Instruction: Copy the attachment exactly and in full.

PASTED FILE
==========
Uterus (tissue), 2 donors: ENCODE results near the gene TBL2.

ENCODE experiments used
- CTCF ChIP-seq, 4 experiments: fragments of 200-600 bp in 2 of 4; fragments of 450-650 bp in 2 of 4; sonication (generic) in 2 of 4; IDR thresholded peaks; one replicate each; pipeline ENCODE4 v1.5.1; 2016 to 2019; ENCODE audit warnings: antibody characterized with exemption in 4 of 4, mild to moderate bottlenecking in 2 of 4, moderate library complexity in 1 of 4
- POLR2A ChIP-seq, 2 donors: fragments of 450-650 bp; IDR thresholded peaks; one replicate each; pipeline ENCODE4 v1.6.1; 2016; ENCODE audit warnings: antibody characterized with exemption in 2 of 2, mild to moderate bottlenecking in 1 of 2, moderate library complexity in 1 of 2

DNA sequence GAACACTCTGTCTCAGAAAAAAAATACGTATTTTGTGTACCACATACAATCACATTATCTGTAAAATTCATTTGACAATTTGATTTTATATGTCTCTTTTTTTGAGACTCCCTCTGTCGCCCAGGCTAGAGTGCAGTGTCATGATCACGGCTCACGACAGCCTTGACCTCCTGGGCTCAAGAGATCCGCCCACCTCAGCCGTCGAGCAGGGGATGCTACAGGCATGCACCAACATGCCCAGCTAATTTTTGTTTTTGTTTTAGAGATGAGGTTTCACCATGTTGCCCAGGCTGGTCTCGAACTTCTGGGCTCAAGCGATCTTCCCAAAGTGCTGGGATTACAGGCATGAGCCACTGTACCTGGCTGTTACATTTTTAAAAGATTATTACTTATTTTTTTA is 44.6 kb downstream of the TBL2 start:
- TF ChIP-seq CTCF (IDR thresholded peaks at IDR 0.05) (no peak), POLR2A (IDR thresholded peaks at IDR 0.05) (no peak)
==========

Uterus (tissue), 2 donors: ENCODE results near the gene TBL2.

ENCODE experiments used
- CTCF ChIP-seq, 4 experiments: fragments of 200-600 bp in 2 of 4; fragments of 450-650 bp in 2 of 4; sonication (generic) in 2 of 4; IDR thresholded peaks; one replicate each; pipeline ENCODE4 v1.5.1; 2016 to 2019; ENCODE audit warnings: antibody characterized with exemption in 4 of 4, mild to moderate bottlenecking in 2 of 4, moderate library complexity in 1 of 4
- POLR2A ChIP-seq, 2 donors: fragments of 450-650 bp; IDR thresholded peaks; one replicate each; pipeline ENCODE4 v1.6.1; 2016; ENCODE audit warnings: antibody characterized with exemption in 2 of 2, mild to moderate bottlenecking in 1 of 2, moderate library complexity in 1 of 2

DNA sequence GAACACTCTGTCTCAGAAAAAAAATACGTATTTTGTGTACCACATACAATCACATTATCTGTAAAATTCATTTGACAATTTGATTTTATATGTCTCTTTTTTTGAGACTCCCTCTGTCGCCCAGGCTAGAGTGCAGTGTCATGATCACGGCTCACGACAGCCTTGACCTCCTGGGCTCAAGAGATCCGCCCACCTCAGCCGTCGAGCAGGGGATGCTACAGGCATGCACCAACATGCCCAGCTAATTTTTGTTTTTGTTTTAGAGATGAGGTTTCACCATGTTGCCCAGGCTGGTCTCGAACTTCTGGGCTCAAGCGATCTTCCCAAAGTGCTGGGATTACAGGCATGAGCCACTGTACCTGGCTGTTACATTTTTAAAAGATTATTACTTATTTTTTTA is 44.6 kb downstream of the TBL2 start:
- TF ChIP-seq CTCF (IDR thresholded peaks at IDR 0.05) (no peak), POLR2A (IDR thresholded peaks at IDR 0.05) (no peak)